Naples isn't for those who like small, easy-going towns where there's lots of room. It's crammed between the volcanos and the sea, so things are compact in the centre. It can also be quite hectic, with touts and traffic.
Everything from millennia-old villas to rich art collections is on offer in this 48-hour guide to Naples. Oh, and there are plenty of chances to devour pizza – it's considered the very best in Italy.
Day 1: Start in the Quartieri Spagnoli. Ramshackle and rough around the edges, it's the perfect combo of Neapolitan grit and charm. There's bound to be a cafeteria serving cannoli (crunchy Sicilian pastries) and cappuccino there that takes your fancy.
You'll need the energy, because your next destination is the acclaimed Naples National Archaeological Museum. It's known to have one of the largest collections of Roman artifacts anywhere in the world, but the standout highlight is surely the Alexander Mosaic, reconstructed from the floors of Pompeii's opulent House of the Faun.
Once you're done in there, head south to the sleepless street of Spaccanapoli. Literally meaning 'the street that divides Naples', it does exactly as that implies. It runs right through the heart of the city, with drooping washing lines, street-food vendors and age-old churches looming on both sides. It will take a while to walk its two kilometres but it's all about breathing in the urban energy. What's more, the iconic L'Antica Pizzeria da Michele sits at the eastern end.
Day 2: Rise early and get to the platforms of Naples Centrale station. That's where the trains depart for Pompeii in the morning. You might just have heard of that place – it was once an entire Roman resort town for the nobles and elite of the empire.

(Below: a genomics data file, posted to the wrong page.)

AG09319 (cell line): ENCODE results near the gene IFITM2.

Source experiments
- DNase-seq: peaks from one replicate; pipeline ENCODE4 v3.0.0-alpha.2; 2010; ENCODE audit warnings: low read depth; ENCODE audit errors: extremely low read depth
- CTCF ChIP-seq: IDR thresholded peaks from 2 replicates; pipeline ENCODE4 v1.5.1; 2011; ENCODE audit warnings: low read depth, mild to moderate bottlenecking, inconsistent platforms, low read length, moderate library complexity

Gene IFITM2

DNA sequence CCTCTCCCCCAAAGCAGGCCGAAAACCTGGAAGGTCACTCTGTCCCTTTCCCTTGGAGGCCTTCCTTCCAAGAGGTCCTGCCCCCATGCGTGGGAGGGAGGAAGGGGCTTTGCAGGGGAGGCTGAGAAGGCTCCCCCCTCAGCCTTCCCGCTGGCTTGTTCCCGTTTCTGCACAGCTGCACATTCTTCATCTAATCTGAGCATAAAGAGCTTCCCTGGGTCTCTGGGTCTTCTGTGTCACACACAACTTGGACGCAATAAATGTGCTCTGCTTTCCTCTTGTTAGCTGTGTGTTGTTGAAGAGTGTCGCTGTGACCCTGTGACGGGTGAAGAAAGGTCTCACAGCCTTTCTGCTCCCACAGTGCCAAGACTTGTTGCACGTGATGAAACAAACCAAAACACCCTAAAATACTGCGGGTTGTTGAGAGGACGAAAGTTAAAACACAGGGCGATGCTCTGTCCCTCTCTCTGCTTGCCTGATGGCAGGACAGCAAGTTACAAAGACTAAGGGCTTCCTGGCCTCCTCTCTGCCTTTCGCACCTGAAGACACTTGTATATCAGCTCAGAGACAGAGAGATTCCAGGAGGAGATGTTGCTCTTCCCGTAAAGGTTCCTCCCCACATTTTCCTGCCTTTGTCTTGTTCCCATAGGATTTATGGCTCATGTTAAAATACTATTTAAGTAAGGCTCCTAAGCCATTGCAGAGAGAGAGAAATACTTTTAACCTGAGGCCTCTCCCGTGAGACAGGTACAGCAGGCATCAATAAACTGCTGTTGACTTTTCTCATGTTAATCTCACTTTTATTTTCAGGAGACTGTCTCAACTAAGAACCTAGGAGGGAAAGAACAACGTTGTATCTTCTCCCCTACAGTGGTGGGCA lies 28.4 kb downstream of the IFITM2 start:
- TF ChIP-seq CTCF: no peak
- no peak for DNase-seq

That is, until Mount Vesuvius suddenly erupted in 79 AD and flooded it with lava and ash. These days, the site is an amazing and haunting archaeological dig, with whole streets, entire villas, and even brothels complete with Roman wall art just waiting to be discovered.
It's likely Pompeii will take more than half of the day, while the most devoted history buffs can add on a trip to Herculaneum to boot. If not, head back to Naples city and go straight to the hilltops where the Castle of St Elmo keeps watch. That's the Vomero district, and it's famed for its sweeping panoramas of the Gulf of Naples and Mount Vesuvius. With that as the backdrop, find yourself a traditional trattoria or pizzeria and dine with a view of the metropolis to cap off the trip.
48 hours in Florence
Early morningstarts are key in Florence, to hit the galleries and basilicas before the crowds. Don't worry, though, this two-day itinerary has time to rest with beautiful views in Renaissance gardens come the afternoon…
Day 1: Make for the Piazza del Duomo for the break of dawn – seriously, the earlier you can get there the better. That way, you can snap shots of the great cathedral and adjacent Giotto's Bell Tower without plumes of visitors getting in the way!
Look to the green-white marble inlays and the striking Gothic Revivalism of the whole building and think about hitting the 87-meter high lookouts of the belfry for some sweeping views across the city and the Apennines.
Traditional Tuscan design oozes from the lovely Palazzo Vecchio on Piazza della Signoria – this is the town hall, dating from way back in the 1400s. Grab an on-the-go pizza slice and make north to Galleria dell'Accademia after that.